According to Policy & Procedures of the North Carolina Department of Public Safety Division of Adult Correction and Juvenile Justice Community Corrections (Chapter C: Offender Supervision Section .0624 UNDOCUMENTED IMMIGRANTS AND DEPORTATION): “Community Corrections has a partnership with Immigration Customs and Enforcement (ICE) that will assist officers with the identification and possible removal of undocumented or illegal immigrants placed on probation/parole.” In the 2016 policy and procedures manual, this coordinating includes information about: “offender notifications,” special initiatives, case management, “offenders not yet deported,” and “offenders deported.”
This means that staff responsible for probation and parole supervision are coordinating with ICE. Community members across the state report that members of their communities are being picked up by ICE when they arrive at their probation check-in meetings, namely in Buncombe, Mecklenburg, and Durham Counties. These are counties that recently moved to limit their cooperation within the jails by terminating their 287(g) agreements, by curbing the frequency with which they honor ICE detainer requests to hold immigrants until ICE decides whether to pick them up.
Although post-conviction collaborative efforts with ICE may not be new, they should be monitored as communities continue to push back against local jail partnerships and as the threat of collateral arrests increase -- for bystanders and other non-targets for immigration enforcement. In addition, some states are limiting information sharing between their Department of Public Safety/Department of Corrections and ICE.
Policy makers should consider which ICE partnerships exist with state agencies, particularly if this is a new area of interest for them. They should also reference other state’s policies. For example, Colorado’s House Bill 19-1124 sought to limit the sharing of personal information from probation officers to federal immigration authorities. Some Governors have gone even farther, moving to ban both statewide and/or local participation in partnerships like the 287(g) Program.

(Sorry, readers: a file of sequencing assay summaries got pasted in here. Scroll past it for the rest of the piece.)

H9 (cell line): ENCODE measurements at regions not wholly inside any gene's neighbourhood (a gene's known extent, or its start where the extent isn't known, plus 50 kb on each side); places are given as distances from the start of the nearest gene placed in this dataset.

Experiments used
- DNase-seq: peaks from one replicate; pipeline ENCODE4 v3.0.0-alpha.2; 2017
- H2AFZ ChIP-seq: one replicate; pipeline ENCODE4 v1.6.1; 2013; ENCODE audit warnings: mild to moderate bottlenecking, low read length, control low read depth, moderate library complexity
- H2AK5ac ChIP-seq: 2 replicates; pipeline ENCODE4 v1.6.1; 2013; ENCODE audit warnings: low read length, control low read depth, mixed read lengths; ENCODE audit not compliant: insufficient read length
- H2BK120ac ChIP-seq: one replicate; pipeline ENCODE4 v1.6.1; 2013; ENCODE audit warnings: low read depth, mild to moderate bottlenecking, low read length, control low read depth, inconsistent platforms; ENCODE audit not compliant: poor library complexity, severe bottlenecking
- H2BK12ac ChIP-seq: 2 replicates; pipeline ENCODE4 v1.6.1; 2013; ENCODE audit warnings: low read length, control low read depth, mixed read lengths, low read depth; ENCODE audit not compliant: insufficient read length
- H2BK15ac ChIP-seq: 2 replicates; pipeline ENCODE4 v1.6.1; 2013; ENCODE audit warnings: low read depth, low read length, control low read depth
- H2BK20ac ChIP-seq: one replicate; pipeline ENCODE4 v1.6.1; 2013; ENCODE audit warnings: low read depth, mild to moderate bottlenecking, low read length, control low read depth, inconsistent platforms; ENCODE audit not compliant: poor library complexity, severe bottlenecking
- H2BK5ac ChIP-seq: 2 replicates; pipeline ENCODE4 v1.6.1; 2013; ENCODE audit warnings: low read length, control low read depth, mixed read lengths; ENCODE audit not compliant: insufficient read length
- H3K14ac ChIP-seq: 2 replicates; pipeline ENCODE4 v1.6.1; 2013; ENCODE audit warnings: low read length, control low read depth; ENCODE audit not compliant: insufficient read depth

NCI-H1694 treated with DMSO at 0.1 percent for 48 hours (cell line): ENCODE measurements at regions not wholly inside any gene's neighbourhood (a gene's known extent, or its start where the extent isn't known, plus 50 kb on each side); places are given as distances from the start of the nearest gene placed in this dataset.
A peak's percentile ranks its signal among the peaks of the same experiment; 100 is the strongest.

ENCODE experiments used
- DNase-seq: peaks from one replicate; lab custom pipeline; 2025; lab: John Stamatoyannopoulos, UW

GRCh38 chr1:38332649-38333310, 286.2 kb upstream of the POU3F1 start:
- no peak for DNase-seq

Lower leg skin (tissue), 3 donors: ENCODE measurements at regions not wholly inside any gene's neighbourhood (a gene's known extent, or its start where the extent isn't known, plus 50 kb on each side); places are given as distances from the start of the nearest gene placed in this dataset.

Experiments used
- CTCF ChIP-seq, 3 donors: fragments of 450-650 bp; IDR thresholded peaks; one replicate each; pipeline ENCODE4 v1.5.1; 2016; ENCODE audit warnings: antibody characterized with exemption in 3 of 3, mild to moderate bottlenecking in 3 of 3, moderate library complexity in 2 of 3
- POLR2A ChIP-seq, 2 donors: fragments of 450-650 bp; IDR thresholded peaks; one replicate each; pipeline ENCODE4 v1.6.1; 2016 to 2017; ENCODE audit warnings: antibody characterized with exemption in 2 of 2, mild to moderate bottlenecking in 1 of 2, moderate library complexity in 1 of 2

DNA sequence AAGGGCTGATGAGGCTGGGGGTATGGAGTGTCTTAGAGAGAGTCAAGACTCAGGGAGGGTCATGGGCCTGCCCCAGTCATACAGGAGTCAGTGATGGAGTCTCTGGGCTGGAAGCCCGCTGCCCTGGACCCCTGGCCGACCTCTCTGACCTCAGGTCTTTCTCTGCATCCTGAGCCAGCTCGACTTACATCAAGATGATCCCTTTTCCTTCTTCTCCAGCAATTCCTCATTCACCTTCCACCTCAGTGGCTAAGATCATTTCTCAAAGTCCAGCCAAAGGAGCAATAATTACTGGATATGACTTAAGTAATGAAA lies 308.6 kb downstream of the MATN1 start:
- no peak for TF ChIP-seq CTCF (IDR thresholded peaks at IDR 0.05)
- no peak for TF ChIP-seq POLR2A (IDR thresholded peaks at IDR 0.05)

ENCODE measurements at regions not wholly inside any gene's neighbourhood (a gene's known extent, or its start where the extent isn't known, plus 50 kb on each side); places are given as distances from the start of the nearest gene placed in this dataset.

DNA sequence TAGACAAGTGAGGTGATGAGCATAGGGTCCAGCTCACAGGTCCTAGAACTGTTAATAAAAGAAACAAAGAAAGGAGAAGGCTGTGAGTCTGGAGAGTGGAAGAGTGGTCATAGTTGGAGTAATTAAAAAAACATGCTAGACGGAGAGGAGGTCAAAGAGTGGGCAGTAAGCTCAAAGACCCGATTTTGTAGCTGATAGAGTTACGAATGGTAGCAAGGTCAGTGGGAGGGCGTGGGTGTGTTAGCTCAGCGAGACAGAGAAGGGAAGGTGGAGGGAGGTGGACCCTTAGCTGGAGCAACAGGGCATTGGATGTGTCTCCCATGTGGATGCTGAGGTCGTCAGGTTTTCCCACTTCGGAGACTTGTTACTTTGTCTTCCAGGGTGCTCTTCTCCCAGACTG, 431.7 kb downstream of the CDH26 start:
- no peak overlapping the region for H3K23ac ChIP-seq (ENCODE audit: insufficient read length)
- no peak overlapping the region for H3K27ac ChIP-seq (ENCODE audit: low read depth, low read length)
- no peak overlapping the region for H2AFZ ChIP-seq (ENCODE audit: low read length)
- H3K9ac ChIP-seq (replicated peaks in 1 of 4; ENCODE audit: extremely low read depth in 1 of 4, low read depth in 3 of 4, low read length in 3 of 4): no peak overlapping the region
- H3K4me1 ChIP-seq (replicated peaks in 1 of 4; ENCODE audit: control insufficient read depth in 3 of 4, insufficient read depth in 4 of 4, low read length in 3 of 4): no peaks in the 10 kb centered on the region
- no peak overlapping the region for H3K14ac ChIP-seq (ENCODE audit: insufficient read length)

As of October 2019, three states (Arizona, Massachusetts, and Georgia) all have statewide 287(g) Programs with their respective Department of Corrections. California and Illinois banned both local and state governments from forming such partnerships. Additionally, California passed a series of bills (the TRUST Act, TRUTH Act, and VALUES Act), which begin to tackle the complicated nature of these partnerships. Moreover, these efforts have also created opportunities for community members to engage in this conversation.
Below are a few suggested strategies for policymakers (in North Carolina and across the country):
- Inquire about the administration of a statewide 287g (collaboration with ICE);
- Consider policy solutions that require public disclosure of all contracts with federal agencies for housing/detention and/or notification;
- Consider policy solutions that would prohibit notification practices (date/time of appointment) for those in post-conviction supervision programs (probation or otherwise)
Areas to watch for policymakers in North Carolina, specifically:
- Additional bills like HB 370 (should the veto be sustained);
- Future agreements between statewide agencies (e.g. statewide bill requiring such collaboration – HB 135);
- Future legislation that creates a searchable registry of non-citizens (e.g. foreign citizens bill –SB 250
This should also be a concern for all individuals (immigrants and nonimmigrants) who have supported local efforts to limit ICE cooperation. Because it is often hidden from public view, these efforts could be used to circumvent less restrictive policies. Although many community organizations support immigrants by providing ICE check-in accompaniments, it may become necessary to consider accompaniment programs for probation check-ins as well and/or further investigation into local probation office protocols and procedures. In 2018, communities across North Carolina decided they wanted limited ICE collaboration from their respective Sheriffs, and I expect these same communities hope to further disentangle their agencies from federal immigration enforcement.